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I used tar to create a multi-part archive containing a group of large files (mostly uncompressed image files). Many of the files are larger than 100 MB and the entire archive was over 6 GB (although I split it using tar -M so it would fit on two dvds). Although I can create and restore from the archive, I noticed that simply listing the archive's contents with tar -t took a very long time. I wanted to know is there some way to make tar faster when it is simply listing the archive's contents.
What I like to do is always do a find of the files that I want to backup; I then put them into a text file; at the end I use tar -T file.txt to archive the files in the text file. This makes it very easy to search for a file with the grep command.
Thank you. Okay so, just to make sure, if I wanted to backup directory A and all sub directories, I would do `find -d A -print > file.txt`, and then `tar -cv -T file.txt -f backup.tar`? Also, will this work with the -M option. I apologize if these are basic questions, but I am new to this and I want to make sure I create these backups correctly.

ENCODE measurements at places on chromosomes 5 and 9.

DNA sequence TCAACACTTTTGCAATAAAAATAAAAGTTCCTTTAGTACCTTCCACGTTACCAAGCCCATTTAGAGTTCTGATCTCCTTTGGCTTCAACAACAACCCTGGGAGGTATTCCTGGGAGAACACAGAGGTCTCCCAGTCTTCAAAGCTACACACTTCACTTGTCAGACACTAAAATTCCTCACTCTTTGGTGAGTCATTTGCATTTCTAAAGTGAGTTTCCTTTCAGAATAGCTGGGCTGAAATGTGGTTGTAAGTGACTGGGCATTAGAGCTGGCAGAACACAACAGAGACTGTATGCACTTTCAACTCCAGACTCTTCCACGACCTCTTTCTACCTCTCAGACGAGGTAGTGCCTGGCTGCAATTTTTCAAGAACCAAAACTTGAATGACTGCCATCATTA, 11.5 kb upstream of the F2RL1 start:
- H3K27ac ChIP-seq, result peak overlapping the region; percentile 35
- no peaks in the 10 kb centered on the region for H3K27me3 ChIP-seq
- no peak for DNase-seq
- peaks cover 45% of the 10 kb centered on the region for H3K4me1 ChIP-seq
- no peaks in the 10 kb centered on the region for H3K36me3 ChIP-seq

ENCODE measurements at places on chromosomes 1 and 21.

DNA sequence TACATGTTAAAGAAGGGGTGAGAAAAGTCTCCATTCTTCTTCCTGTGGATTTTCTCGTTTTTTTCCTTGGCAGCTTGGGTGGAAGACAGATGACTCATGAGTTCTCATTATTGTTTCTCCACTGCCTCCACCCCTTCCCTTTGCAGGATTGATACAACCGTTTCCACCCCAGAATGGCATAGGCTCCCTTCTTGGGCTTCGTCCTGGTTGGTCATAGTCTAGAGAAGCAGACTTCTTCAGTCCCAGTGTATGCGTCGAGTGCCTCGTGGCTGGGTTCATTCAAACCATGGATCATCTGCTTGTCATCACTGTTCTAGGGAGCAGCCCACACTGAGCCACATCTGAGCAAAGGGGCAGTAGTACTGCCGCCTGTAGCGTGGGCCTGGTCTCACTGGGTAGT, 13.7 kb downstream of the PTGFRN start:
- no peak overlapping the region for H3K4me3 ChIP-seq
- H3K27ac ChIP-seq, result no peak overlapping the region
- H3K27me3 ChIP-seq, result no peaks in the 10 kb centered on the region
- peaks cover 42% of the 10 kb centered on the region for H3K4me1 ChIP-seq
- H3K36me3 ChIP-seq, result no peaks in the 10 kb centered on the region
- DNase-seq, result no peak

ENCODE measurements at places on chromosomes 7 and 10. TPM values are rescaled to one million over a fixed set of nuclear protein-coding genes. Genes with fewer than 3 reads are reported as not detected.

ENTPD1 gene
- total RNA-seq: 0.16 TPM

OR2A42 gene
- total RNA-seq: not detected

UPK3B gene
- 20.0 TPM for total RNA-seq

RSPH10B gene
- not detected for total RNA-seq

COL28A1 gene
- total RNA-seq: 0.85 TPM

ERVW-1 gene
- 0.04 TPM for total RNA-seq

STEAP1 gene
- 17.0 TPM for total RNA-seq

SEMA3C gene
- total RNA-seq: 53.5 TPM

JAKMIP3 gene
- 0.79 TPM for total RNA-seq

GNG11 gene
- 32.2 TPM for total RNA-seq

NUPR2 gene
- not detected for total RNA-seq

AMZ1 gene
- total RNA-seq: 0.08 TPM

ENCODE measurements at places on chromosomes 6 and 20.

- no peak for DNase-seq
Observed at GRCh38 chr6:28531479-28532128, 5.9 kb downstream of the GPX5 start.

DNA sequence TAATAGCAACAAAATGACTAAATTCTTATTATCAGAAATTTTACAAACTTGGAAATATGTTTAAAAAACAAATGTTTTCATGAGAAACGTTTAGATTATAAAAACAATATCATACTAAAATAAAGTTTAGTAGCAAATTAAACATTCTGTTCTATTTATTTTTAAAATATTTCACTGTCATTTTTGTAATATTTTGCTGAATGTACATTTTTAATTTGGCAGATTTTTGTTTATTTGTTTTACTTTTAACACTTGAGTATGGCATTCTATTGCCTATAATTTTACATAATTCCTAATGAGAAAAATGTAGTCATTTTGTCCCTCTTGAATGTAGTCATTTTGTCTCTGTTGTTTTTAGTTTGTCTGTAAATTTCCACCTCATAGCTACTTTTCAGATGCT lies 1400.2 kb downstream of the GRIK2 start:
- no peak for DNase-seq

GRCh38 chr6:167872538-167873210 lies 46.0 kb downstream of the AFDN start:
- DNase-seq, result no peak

Also, when extracting files, if I specify a specific file to extract, will tar parse everything before that entry in the file, or will it jump to the file it needs to extract?
tar -zcvf /tmp/backup-$(date +%F).tgz -T /tmp/backup-$(date +%F).txt
This finds all the files that need to be backed up. Find only files and not directories or you'll be backing up the directory twice. At the end you'll have two files in /tmp, one is a compressed tarball and the otherone is a list of the files backed up. The files will also have the date. That way you can backup daily and you'll also know the date that this file was backed up. If you need to view the files in the backup run:
To split the file substitute the last command with:
Okay. Thank you for all the help. I will definitely try this next time I need to create backups.
I wanted to ask one more question. For the archives that I already have created that run slowly, or for new archives with large files (including archives created using the method you described above, would increasing the block size (-b) make tar run faster?
I wouldn't mess with it. If you try to tar to the same hard disk that you are reading from then it may will take longer than usual. Over the network or to an external USB is faster. You seem to have a pretty big mega archive so it will take long. Also a faster processor and faster disks does help a lot.
I tried backing up to my external hard drive and I seem to get about 10 mb/sec when creating a tar archive, which seems to be better than what I was getting earlier when I was writing to the same disk I was reading from. Thank you for all of your help. I am backing up mostly uncompressed images as well some iMovie files so these archives grow to be 6-7 GB.